We have various everyday measures for identifying the presence of consciousness, such as the capacity for verbal report and the intentional control of behaviour. However, there are many contexts in which these measures are difficult (if not impossible) to apply, and even when they can be applied one might have doubts as to their validity in determining the presence/absence of consciousness. Everyday measures for identifying consciousness are particularly problematic when it comes to ‘challenging cases’—human infants, people with brain damage, non-human animals, and AI systems. There is a pressing need to identify measures of consciousness that can be applied to challenging cases. This paper explores one of the most promising strategies for identifying and validating such measures—the natural kind strategy. The paper is in two broad parts. Part I introduces the natural kind strategy, and contrasts it with other influential approaches in the field. Part II considers a number of objections to the approach, arguing that none succeeds.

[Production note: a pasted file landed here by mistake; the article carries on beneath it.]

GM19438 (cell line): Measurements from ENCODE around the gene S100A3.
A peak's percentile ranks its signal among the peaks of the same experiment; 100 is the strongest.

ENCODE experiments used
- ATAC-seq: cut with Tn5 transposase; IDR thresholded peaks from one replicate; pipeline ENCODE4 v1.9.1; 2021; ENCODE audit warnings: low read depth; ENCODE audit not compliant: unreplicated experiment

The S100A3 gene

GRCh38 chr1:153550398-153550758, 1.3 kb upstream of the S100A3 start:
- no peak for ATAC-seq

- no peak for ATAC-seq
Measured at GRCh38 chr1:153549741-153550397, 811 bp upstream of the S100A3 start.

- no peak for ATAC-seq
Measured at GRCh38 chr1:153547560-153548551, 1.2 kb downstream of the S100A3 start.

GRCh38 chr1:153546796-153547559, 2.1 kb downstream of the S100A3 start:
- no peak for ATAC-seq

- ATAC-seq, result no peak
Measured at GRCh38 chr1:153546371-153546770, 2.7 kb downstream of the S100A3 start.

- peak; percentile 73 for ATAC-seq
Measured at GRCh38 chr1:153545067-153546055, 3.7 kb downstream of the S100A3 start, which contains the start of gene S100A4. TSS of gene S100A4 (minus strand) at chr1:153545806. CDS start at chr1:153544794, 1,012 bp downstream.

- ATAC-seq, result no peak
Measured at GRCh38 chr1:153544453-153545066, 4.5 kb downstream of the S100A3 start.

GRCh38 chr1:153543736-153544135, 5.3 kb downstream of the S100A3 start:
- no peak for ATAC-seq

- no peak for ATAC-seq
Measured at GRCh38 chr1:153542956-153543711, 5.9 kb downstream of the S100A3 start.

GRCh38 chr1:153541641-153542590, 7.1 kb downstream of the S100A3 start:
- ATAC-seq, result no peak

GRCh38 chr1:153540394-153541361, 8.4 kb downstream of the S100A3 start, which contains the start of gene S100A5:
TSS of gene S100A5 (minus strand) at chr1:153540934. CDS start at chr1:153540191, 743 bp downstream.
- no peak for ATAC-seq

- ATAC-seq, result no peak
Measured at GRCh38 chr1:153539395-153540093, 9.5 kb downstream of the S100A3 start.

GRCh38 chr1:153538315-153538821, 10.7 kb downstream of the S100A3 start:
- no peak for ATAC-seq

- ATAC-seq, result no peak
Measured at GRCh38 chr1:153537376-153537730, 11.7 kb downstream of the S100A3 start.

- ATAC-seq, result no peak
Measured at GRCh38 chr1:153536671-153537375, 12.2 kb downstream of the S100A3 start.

Recent years have seen growing interest in modifying interventionist accounts of causal explanation in order to characterise noncausal explanation. However, one surprising element of such accounts is that they have typically jettisoned the core feature of interventionism: interventions. Indeed, the prevailing opinion within the philosophy of science literature suggests that interventions exclusively demarcate causal relationships. This position is so prevalent that, until now, no one has even thought to name it. We call it “intervention puritanism”. In this paper, we mount the first sustained defence of the idea that there are distinctively noncausal explanations which can be characterized in terms of possible interventions; and thus, argue that I-puritanism is false. We call the resultant position “intervention liberalism” (I-liberalism, for short). While many have followed Woodward (Making Things Happen: A Theory of Causal Explanation, Oxford University Press, Oxford, 2003) in committing to I-pluralism, we trace support for I-liberalism back to the work of Kim (in: Kim (ed) Supervenience and mind, Cambridge University Press, Cambridge, 1974/1993). Furthermore, we analyse two recent sources of scepticism regarding I-liberalism: debate surrounding mechanistic constitution; and attempts to provide a monistic account of explanation. We show that neither literature provides compelling reasons for adopting I-puritanism. Finally, we present a novel taxonomy of available positions upon the role of possible interventions in explanation: weak causal imperialism; strong causal imperialism; monist intervention puritanism; pluralist intervention puritanism; monist intervention liberalism; and finally, the specific position defended in this paper, pluralist intervention liberalism.